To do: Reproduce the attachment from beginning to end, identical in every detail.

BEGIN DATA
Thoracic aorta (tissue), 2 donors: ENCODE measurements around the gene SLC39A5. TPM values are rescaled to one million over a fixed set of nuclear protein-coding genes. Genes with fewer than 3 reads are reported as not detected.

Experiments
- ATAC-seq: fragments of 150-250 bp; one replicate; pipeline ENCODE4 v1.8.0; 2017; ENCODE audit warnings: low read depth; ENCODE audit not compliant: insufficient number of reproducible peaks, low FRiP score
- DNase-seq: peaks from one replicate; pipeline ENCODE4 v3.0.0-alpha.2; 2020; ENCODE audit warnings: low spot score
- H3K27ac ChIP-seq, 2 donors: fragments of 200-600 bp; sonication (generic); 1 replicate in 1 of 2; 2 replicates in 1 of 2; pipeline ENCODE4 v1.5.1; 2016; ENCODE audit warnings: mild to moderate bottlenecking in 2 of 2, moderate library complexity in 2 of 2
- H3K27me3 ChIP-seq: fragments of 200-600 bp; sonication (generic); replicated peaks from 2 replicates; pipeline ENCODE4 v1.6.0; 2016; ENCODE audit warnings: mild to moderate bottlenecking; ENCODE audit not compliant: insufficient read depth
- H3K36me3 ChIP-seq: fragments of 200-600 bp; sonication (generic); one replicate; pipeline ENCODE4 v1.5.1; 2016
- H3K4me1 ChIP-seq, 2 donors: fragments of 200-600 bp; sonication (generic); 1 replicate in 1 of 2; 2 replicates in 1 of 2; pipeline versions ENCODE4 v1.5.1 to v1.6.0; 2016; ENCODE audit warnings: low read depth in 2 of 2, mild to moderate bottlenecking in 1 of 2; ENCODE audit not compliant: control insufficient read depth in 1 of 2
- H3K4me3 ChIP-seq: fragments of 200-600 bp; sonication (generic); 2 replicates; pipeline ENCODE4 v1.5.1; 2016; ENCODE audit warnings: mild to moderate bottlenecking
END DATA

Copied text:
Thoracic aorta (tissue), 2 donors: ENCODE measurements around the gene SLC39A5. TPM values are rescaled to one million over a fixed set of nuclear protein-coding genes. Genes with fewer than 3 reads are reported as not detected.

Experiments
- ATAC-seq: fragments of 150-250 bp; one replicate; pipeline ENCODE4 v1.8.0; 2017; ENCODE audit warnings: low read depth; ENCODE audit not compliant: insufficient number of reproducible peaks, low FRiP score
- DNase-seq: peaks from one replicate; pipeline ENCODE4 v3.0.0-alpha.2; 2020; ENCODE audit warnings: low spot score
- H3K27ac ChIP-seq, 2 donors: fragments of 200-600 bp; sonication (generic); 1 replicate in 1 of 2; 2 replicates in 1 of 2; pipeline ENCODE4 v1.5.1; 2016; ENCODE audit warnings: mild to moderate bottlenecking in 2 of 2, moderate library complexity in 2 of 2
- H3K27me3 ChIP-seq: fragments of 200-600 bp; sonication (generic); replicated peaks from 2 replicates; pipeline ENCODE4 v1.6.0; 2016; ENCODE audit warnings: mild to moderate bottlenecking; ENCODE audit not compliant: insufficient read depth
- H3K36me3 ChIP-seq: fragments of 200-600 bp; sonication (generic); one replicate; pipeline ENCODE4 v1.5.1; 2016
- H3K4me1 ChIP-seq, 2 donors: fragments of 200-600 bp; sonication (generic); 1 replicate in 1 of 2; 2 replicates in 1 of 2; pipeline versions ENCODE4 v1.5.1 to v1.6.0; 2016; ENCODE audit warnings: low read depth in 2 of 2, mild to moderate bottlenecking in 1 of 2; ENCODE audit not compliant: control insufficient read depth in 1 of 2
- H3K4me3 ChIP-seq: fragments of 200-600 bp; sonication (generic); 2 replicates; pipeline ENCODE4 v1.5.1; 2016; ENCODE audit warnings: mild to moderate bottlenecking